Interesting exercise, PoF – thanks for running the numbers here!
There is some interesting research implying giving $x can lead to greater happiness than spending $x on yourself, as you point out. But there’s also some important countervailing research on this point. Charitable giving can make some personality types much worse off. It’s not quite a one-size-fits-all proposition. Nevertheless, my personal feeling is that even “non-giver” personality types could find charities suitable to their tastes if they looked.
Unfortunately, giving to charity doesn’t eliminate investment fees. But that would be an interesting offering for investment firms: “We’ll take X% of your investment fees and donate them to the charity of your choosing…” As your numbers show, this would result in greater giving on net, the donations wouldn’t be “felt” by the givers in the same way tithing outflows are, and investment firms could benefit from tax deductions and social responsibility messaging, probably leading to greater societal benefit all the way around…!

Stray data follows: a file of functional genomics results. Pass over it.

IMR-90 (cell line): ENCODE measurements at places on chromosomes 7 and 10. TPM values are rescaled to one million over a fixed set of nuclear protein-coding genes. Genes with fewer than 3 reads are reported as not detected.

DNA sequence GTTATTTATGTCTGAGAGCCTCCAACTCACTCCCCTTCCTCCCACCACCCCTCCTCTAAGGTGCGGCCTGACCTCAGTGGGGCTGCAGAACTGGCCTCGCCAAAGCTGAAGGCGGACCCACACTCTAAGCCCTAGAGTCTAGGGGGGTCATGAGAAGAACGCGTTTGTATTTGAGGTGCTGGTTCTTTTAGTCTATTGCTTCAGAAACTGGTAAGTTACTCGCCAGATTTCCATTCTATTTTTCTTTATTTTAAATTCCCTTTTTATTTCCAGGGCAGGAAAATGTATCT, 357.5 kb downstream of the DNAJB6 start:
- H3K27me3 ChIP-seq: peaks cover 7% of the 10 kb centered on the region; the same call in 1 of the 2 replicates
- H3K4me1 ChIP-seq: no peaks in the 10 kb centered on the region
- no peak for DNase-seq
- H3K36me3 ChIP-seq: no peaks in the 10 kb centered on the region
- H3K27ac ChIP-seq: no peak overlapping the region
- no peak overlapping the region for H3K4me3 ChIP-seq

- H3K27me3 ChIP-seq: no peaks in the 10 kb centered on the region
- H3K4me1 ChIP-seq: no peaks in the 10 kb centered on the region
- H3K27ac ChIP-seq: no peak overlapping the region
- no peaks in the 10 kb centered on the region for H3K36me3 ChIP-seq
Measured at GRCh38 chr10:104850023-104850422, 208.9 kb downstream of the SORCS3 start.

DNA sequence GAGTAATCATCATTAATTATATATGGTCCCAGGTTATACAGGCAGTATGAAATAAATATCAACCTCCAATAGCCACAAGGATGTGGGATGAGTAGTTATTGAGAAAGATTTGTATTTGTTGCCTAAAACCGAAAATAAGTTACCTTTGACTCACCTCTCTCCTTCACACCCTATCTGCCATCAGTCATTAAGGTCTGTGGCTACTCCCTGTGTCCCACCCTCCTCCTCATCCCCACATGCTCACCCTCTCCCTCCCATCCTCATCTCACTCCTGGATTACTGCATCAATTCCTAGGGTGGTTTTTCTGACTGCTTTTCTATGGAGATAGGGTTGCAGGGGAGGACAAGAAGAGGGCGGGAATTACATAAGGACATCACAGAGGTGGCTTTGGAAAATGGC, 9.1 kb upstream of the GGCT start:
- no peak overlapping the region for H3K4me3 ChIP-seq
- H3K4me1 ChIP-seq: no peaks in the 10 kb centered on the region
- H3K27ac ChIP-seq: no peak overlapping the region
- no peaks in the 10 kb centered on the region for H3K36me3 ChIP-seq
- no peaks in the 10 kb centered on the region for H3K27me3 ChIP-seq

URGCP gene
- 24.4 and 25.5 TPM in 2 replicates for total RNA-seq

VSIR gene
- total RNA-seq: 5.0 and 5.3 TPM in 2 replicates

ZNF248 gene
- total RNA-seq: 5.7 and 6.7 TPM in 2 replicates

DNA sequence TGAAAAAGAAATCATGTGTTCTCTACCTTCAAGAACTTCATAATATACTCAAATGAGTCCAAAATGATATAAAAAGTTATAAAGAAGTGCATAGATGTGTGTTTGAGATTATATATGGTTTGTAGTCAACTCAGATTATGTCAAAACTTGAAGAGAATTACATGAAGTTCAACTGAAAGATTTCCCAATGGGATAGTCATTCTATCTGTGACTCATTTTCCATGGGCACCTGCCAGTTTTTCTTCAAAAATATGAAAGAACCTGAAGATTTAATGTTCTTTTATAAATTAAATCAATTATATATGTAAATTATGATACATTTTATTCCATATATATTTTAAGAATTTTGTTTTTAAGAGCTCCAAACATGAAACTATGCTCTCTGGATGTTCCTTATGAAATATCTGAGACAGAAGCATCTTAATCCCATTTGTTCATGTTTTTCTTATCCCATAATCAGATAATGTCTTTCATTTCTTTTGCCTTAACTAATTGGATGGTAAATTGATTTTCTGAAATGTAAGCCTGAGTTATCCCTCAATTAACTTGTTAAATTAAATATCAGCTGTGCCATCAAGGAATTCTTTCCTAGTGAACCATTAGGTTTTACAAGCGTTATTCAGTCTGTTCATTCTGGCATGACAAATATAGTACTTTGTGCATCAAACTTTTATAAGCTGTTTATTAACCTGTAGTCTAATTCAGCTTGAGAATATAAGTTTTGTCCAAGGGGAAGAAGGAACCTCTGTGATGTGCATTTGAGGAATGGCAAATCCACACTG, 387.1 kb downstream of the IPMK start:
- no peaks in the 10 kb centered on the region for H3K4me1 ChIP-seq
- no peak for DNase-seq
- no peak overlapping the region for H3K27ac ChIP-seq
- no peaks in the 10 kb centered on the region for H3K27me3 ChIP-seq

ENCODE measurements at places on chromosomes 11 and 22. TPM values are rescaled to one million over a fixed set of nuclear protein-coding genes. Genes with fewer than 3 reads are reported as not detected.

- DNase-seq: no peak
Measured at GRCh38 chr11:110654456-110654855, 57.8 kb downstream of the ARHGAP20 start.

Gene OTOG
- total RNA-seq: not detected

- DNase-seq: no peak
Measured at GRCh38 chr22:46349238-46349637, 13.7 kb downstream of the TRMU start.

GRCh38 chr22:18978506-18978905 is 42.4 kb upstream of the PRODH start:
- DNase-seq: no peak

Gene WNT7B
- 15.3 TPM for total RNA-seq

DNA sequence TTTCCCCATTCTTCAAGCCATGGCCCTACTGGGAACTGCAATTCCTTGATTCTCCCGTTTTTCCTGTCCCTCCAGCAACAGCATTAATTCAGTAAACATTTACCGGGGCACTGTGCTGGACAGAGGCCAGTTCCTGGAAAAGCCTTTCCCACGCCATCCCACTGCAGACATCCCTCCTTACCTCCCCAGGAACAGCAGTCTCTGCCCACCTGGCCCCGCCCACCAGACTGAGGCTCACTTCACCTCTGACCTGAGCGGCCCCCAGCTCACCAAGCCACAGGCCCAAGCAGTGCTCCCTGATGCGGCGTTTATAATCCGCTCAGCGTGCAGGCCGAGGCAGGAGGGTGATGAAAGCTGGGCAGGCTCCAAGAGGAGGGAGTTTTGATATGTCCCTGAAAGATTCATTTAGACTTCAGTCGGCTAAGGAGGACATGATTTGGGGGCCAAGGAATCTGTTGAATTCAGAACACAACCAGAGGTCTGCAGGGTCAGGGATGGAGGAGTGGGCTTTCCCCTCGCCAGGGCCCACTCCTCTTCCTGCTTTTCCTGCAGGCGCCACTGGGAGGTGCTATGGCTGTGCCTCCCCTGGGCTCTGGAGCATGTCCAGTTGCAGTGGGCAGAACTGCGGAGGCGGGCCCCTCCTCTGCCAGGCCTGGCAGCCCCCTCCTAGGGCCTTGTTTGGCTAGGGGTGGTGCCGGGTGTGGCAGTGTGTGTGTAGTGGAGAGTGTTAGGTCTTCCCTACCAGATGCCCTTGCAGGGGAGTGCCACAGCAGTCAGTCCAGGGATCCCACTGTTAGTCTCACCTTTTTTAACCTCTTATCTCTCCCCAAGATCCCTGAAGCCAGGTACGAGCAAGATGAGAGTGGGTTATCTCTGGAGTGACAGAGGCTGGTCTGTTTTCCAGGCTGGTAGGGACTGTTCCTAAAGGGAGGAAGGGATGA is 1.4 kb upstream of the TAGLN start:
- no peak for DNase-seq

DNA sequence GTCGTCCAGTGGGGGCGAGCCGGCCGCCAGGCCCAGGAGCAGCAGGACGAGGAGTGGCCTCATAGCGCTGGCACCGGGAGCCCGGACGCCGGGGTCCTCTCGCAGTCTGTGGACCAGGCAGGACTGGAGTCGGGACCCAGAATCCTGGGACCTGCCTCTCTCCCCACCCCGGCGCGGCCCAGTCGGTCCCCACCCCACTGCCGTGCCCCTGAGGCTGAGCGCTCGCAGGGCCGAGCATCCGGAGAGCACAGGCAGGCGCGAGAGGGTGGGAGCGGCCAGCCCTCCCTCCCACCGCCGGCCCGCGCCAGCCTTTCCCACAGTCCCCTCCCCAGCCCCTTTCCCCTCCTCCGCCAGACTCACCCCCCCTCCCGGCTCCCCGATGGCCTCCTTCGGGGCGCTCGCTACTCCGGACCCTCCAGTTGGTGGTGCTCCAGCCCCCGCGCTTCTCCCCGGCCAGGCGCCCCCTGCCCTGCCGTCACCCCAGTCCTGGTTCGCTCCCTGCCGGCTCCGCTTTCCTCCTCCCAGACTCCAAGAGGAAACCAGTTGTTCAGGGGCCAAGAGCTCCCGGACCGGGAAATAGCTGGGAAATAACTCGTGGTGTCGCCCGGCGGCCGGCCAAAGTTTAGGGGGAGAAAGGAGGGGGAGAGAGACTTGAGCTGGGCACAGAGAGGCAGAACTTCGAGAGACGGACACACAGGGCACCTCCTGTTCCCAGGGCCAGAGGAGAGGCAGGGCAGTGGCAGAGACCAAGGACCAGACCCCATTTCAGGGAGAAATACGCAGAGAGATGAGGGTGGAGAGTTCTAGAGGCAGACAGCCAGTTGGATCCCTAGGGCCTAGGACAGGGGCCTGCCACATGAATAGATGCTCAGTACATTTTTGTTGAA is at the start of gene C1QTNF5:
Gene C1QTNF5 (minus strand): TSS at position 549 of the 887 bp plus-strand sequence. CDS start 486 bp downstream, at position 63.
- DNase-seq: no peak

Nice work here as always, and thank you!
Can you link to the countervailing research, FL?
I like your idea with the fees. I do something along those lines with my site sponsors. I make it clear that I will be donating half of their advertising dollars to charity. I get to choose the charity and take the deduction, but they have the satisfaction of knowing some good (besides exposure and potential new clients) will come from our business relationship.
Right on, PoF – your site’s doing great stuff all the way around!
Here’s a link to a post that went up on FL today covering the research I mentioned. The researchers are a behavioral economics team from Cambridge who found differential satisfaction rates associated with spending categories on the basis of “OCEAN” personality type. Some personality types are made worse off with charity spending. Pretty interesting stuff that builds on earlier research in the field (like the research you mention in this post) but refines some of the broader points from those earlier efforts.
I think the emphasis on giving being good for you is key. It takes a mindset of having enough in order to give, and there is a spiritual (not necessarily religious, but intangible) benefit to being generous.